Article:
The equivalent of the nerds in Japan are the otaku. This term is not limited to nerdism in the field of manga, anime and games, but generally describes the big fans of a very specific thing, such as football or music.

In the 1980s otakus were viewed negatively by the general public, as individual interests and lifestyles are generally not welcomed in Japan. At the end of the eighties, the multiple child murderer Tsutomu Miyazaki was attributed to the otaku culture, whereby the broad masses saw this new cultural trend as a threat. In the mid-1990s, word got around that otaku are actually a harmless youth culture.

The acceptance of adult gamers in Japan is worse than in the West, which is mainly due to the 14-hour working days that do not allow much free time. Society expects every Japanese to look for some socially recognized hobby, such as golf, fishing, shopping or gardening. Most companies promote a strong sense of togetherness through joint activities and thus also a strong sense of peer pressure. With a hobby like gaming you make yourself an outsider and that is not desirable, especially in Japan, where many career people feel lonely outside of their work. Adults mainly play on handhelds or smartphones to kill time in the subway.

As a result, the video game market in Japan is primarily fixated on handhelds. Console games are mostly for the hardcore gamers. In addition, the number of Japanese console games has been shrinking since Microsoft released the Xbox in 2002. The Xbox consisted of commercially available PC components, which allowed western PC or Mac developers to switch to the console market on a massive scale. Bungie's Halo, which made the PC-exclusive first person shooter genre popular on the consoles at the time, is representative of the western wind that was now blowing through console land and weakening Japanese dominance. In addition, the Xbox made it very easy to port Gamecube, PS2 and Dreamcast. It was the birth of multiplatform games.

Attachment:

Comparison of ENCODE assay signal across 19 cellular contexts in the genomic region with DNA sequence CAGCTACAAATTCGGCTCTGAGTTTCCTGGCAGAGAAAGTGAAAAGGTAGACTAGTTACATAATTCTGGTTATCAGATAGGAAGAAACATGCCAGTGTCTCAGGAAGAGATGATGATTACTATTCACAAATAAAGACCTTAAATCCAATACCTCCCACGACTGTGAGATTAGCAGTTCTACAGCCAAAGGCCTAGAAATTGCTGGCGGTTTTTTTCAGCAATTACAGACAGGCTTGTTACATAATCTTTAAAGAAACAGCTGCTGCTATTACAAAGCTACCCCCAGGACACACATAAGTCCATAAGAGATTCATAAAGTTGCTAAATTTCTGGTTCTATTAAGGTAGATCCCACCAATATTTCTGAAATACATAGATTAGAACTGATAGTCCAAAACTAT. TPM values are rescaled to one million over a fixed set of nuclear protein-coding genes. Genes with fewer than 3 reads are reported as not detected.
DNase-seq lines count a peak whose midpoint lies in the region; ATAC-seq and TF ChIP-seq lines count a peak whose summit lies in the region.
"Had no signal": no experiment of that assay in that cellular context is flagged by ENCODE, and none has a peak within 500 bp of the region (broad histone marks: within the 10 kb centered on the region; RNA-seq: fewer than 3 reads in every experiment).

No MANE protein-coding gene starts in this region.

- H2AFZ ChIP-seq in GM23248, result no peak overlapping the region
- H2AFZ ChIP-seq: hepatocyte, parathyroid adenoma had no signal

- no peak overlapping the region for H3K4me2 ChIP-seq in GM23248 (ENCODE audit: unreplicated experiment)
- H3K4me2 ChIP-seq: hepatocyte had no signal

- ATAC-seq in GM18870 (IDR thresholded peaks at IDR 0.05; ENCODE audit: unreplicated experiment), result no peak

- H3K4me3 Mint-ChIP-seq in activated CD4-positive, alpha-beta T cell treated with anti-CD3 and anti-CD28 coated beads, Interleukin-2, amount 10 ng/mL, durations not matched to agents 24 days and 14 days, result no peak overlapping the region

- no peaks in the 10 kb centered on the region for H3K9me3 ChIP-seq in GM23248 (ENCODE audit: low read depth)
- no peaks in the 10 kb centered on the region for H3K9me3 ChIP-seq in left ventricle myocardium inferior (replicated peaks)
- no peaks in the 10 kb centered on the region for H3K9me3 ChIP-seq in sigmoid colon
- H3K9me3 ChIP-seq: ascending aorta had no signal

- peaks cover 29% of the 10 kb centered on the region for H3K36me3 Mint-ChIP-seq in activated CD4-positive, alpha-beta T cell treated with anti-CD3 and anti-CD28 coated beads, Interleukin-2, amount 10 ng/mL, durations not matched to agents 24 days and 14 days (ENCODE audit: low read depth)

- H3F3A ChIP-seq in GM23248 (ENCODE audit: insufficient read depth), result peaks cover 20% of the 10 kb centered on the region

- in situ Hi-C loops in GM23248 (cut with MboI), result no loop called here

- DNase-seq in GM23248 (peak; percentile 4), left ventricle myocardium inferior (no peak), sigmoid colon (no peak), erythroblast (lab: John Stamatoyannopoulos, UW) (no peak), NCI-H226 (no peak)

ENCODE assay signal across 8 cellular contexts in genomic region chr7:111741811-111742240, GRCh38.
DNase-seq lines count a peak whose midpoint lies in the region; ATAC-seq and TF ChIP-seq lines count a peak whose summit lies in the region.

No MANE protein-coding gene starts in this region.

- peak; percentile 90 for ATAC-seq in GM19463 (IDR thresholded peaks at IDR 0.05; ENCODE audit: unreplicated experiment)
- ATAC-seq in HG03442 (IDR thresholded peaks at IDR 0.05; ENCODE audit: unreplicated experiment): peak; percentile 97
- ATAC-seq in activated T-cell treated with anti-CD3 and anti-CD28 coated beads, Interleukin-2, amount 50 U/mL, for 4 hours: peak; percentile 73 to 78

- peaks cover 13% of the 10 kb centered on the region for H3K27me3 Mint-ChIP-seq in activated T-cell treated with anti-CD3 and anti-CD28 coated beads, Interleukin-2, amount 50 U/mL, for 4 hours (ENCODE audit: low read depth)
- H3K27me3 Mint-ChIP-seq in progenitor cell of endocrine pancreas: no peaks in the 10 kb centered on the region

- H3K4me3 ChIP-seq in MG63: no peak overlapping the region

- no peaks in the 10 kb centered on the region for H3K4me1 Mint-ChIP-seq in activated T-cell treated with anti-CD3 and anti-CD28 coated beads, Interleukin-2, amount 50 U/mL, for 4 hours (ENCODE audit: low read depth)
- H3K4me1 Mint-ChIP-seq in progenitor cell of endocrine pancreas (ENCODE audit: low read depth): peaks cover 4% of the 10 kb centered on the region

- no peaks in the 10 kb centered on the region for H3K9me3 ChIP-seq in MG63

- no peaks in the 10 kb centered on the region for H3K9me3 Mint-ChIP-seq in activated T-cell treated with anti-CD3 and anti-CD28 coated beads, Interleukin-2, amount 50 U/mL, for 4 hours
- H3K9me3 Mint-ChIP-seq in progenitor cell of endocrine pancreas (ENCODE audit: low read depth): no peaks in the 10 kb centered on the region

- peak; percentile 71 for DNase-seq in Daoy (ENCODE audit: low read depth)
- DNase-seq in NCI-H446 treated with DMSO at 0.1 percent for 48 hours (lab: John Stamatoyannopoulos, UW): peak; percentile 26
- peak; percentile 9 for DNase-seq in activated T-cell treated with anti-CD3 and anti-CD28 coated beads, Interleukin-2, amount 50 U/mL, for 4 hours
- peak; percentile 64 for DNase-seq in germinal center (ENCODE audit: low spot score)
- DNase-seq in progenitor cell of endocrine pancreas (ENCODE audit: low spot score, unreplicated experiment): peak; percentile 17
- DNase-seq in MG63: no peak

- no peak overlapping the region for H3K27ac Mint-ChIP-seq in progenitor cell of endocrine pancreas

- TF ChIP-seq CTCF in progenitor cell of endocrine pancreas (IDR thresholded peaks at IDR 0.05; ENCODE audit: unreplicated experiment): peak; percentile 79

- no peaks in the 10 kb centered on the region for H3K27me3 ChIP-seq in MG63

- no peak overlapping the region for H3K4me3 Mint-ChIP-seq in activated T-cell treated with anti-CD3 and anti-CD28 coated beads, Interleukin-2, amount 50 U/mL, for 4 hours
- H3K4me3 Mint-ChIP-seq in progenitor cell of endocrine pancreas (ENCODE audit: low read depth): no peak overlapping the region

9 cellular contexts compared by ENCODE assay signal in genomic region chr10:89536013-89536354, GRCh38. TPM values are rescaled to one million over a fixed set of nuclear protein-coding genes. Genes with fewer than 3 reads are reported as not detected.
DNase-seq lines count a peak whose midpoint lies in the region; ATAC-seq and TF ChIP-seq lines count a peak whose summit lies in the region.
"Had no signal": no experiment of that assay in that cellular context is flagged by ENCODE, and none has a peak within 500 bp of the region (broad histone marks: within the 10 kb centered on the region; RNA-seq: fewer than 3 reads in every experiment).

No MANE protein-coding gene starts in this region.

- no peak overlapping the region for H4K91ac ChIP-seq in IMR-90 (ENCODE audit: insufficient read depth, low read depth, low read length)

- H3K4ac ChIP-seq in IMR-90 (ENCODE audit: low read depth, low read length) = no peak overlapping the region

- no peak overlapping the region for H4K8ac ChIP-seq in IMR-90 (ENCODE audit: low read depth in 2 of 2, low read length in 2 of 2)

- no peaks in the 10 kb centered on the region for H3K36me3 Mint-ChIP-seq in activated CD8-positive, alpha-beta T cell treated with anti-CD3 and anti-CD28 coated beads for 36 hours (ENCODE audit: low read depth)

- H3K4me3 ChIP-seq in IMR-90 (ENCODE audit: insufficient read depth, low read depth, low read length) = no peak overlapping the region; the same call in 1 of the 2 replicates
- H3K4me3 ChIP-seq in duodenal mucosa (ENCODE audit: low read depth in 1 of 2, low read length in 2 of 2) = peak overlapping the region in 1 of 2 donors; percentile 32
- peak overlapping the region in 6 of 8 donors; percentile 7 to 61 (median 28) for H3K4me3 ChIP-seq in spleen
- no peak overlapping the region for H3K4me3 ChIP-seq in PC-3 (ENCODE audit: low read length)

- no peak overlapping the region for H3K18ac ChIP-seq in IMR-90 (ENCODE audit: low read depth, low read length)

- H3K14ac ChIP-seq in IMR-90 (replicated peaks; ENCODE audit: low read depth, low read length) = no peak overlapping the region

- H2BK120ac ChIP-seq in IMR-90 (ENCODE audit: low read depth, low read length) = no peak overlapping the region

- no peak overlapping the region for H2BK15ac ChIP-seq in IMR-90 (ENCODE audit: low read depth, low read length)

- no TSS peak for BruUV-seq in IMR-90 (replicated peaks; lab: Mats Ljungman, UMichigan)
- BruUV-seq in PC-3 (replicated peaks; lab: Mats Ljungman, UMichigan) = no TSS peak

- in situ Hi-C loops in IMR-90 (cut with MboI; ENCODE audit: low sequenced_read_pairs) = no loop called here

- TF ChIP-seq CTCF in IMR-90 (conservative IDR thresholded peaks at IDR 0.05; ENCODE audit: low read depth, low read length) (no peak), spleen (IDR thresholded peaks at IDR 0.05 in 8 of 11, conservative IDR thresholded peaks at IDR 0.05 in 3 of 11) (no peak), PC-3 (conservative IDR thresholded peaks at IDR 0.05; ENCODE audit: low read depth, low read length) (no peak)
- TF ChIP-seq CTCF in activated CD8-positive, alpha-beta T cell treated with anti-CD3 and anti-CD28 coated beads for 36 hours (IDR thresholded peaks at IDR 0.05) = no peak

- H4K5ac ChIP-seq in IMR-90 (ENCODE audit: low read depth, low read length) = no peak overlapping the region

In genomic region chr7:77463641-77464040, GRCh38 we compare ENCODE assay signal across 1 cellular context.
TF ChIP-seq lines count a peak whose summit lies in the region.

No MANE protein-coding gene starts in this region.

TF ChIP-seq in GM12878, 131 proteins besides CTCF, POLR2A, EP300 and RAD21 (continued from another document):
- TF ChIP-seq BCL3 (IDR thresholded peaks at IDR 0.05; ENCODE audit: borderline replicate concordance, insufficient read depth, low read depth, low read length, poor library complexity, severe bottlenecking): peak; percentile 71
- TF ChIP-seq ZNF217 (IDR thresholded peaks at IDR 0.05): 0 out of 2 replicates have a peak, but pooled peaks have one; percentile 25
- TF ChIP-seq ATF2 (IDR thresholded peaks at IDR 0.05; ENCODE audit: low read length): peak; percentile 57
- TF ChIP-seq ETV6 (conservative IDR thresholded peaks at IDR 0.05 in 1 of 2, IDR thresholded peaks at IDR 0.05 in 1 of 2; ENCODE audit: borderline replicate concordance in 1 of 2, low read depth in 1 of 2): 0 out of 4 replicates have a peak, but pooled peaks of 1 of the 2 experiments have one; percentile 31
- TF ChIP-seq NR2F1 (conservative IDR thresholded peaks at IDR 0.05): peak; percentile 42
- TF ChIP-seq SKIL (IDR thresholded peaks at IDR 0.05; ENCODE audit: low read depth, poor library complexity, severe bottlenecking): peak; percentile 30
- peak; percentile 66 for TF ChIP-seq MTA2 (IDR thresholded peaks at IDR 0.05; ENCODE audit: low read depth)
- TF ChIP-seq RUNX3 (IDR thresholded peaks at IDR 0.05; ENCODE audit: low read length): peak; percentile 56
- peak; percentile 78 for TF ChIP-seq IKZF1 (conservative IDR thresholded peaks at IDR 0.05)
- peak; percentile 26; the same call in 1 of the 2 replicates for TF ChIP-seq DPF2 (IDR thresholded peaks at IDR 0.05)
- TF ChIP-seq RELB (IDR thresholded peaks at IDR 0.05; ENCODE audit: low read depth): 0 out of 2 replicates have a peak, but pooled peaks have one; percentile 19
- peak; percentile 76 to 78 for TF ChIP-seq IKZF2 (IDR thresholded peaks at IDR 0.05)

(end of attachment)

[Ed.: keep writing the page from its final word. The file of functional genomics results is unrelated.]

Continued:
The multi-platform concept was the beginning of a new era in video games. Western games flooded the market with Xbox 360 and PS3. Shooters trimmed for realism, open world games and the pursuit of the "immersive experience" aroused little interest from Japanese gamers, so that the PS3 sold so poorly in its initial phase in Japan that too few Japanese studios played PS3 games for the Japanese Market developed.

Western games are about as popular in Japan as hardcore JRPGs are with us. The current western game conventions, which are mainly characterized by Halo and the GTA games, are in stark contrast to the Japanese, which are mainly characterized by the Monster Hunter games. Players are not interested in Western games, nor are the studios interested in opening up the Western market by imitating Western conventions.

At the moment, production is primarily for handhelds, with most of these games being so specifically aimed at Japanese audiences that they would not be marketable anywhere else. Japan's influence on the game market continues to decline. Japanese gaming culture is not suffering as a result, nor does it mean that the Japanese gaming industry is in any way weak. It is only very centered on Japan, so that, apart from the biggest titles like Dark Souls or Final Fantasy, we unfortunately don't get too much of it anymore.